Mangrove restoration work with communities

Mangrove restoration work with communities

The Oceanus pillars for restoration work are as follows :

1) Biophysical assessment

2) Community participation

3) Institutional support from the Local Government Unit of Salay 

We believe these are the essential components for meaningful restoration work. After months of assessment, discussion, and agreement with the local government of Salay, we were able to purchase 1,500 seedlings and create a mangrove seedling nursery in Misamis Oriental. We planted 550 seedlings in the months of September to November 2021. The communities of Looc and Casulog, which are part of the Municipality of Salay, helped in planting Avicennia species in their areas, and will also monitor the survival of the mangroves. Avicennia and Sonneratia are the pioneering species for mangrove ecosystems, however the latter is not found in this area, so we chose to use the species that is native here.

The team used three planting methods – traditional planting, clustering , and bamboo encasement – to test the growth and survival rate for each approach. Traditional planting, the most common method used nationwide, involves planting the seedlings directly into the soil. The cluster method was recommended by mangrove scientist Jurgenne Primavera for planting in seaward sites. The bamboo encasement method is an adaptation from the Riley encased methodology (REM), but instead of using the PVC pipes recommended in that approach – which can be washed away and cause marine debris – we used bamboo cuttings, which are easily acquired in the area.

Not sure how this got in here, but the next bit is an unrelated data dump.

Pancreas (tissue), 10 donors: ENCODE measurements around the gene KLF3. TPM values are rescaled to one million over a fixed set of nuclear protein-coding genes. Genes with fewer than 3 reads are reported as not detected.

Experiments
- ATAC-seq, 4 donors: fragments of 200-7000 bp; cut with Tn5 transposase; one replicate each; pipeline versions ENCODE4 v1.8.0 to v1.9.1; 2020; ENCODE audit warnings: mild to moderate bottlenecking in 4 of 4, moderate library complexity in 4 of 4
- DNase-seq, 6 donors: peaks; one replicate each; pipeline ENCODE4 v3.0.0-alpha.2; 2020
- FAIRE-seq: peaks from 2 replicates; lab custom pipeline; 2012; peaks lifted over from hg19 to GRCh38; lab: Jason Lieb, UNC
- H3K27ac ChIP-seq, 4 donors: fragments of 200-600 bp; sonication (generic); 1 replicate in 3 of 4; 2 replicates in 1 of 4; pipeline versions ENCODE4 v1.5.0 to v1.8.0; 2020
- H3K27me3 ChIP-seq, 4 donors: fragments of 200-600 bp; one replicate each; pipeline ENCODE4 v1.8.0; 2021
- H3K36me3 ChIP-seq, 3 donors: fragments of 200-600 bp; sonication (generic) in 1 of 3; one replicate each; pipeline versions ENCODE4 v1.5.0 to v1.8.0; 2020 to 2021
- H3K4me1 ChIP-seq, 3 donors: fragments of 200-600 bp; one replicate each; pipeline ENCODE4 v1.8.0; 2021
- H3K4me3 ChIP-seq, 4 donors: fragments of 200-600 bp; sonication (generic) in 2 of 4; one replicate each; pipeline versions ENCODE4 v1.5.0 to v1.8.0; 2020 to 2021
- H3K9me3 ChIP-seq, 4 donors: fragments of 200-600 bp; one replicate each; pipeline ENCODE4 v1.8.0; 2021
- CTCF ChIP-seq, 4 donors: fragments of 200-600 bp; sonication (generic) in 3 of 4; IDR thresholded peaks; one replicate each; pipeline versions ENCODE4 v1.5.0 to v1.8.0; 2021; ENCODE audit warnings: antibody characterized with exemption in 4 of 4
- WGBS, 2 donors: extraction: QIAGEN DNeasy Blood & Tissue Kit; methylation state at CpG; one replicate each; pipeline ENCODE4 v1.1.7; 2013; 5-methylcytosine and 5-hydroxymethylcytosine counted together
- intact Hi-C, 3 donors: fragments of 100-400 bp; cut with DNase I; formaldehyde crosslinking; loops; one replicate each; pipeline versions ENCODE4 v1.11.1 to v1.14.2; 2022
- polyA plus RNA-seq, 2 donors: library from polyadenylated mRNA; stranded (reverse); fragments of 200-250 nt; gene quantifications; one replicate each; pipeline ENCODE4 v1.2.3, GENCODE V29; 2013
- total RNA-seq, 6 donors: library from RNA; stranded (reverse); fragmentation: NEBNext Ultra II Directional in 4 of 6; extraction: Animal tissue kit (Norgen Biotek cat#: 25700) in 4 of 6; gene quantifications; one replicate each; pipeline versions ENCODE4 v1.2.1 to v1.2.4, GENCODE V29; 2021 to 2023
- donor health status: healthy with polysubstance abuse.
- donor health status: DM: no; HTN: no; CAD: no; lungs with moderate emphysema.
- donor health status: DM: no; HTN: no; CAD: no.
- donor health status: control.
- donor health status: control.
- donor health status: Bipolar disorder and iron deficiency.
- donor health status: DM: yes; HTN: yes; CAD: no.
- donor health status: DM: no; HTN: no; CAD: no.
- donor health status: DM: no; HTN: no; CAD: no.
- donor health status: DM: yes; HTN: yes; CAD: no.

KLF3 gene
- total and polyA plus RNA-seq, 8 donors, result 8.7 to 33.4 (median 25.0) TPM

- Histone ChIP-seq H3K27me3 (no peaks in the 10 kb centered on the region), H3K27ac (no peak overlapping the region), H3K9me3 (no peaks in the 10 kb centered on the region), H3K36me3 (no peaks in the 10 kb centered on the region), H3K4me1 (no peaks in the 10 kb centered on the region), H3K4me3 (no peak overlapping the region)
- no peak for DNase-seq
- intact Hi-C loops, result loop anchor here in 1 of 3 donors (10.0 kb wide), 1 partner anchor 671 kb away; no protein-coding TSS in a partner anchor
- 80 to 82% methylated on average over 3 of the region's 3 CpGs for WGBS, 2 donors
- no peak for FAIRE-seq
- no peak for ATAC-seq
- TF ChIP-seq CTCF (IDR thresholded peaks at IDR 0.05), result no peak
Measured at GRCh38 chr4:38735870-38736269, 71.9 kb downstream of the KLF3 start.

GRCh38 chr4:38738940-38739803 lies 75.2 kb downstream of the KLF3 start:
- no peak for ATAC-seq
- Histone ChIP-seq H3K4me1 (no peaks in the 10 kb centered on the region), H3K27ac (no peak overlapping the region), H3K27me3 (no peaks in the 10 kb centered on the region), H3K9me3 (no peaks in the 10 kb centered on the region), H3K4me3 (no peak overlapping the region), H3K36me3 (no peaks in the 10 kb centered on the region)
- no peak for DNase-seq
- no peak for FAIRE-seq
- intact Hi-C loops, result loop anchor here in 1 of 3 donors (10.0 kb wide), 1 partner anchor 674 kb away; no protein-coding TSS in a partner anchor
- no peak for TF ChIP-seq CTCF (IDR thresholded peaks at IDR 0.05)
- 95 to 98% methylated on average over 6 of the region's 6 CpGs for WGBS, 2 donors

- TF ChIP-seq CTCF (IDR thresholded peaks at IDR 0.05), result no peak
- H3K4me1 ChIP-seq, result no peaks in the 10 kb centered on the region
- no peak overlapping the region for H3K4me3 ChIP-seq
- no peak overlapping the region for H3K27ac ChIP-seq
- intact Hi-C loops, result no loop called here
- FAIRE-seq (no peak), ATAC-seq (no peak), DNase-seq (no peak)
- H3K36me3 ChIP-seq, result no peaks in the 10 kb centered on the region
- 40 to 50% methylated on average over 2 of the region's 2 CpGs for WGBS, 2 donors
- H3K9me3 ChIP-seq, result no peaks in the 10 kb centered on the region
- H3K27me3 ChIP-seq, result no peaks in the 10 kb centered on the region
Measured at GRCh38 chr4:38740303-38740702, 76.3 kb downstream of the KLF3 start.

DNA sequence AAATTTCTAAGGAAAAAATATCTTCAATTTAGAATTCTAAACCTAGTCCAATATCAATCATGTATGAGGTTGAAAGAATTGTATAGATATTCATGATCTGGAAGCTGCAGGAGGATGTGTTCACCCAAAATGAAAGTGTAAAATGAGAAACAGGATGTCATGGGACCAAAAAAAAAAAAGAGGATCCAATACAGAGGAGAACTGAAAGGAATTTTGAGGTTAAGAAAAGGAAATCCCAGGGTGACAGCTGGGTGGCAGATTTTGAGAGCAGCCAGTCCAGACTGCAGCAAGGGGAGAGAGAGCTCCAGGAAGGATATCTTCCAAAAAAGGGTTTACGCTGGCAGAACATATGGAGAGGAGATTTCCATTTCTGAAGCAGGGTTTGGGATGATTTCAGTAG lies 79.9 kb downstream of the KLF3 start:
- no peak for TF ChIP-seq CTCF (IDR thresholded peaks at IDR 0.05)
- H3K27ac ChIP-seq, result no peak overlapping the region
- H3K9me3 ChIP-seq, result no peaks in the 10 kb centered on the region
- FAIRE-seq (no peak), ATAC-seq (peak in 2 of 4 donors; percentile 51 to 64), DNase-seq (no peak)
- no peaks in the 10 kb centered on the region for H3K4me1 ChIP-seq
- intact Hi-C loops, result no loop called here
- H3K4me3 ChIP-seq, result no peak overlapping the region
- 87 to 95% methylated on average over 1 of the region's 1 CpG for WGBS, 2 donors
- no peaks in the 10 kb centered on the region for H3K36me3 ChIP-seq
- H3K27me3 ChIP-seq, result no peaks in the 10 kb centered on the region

With the help of Global Landscapes Forum and Youth in Landscapes Initiative’s Restoration Stewards Program and The Oceancy, as well as other corporate and individual donors, we were also able to purchase mangrove seedlings from the people’s organization of another municipality, and set up a nursery in the village of Looc.

As we continue our restoration work in collaboration with the Salay Mangrove Organization, we already planted 1,000 Avicennia seedlings the end of the year 2021, and 500 more seedlings for this year. Our goal is to help replant 20,000 seedlings for year 2022 across our sites – not only in Salay, but also in abandoned fishpond sites in La Union and Cagwait.

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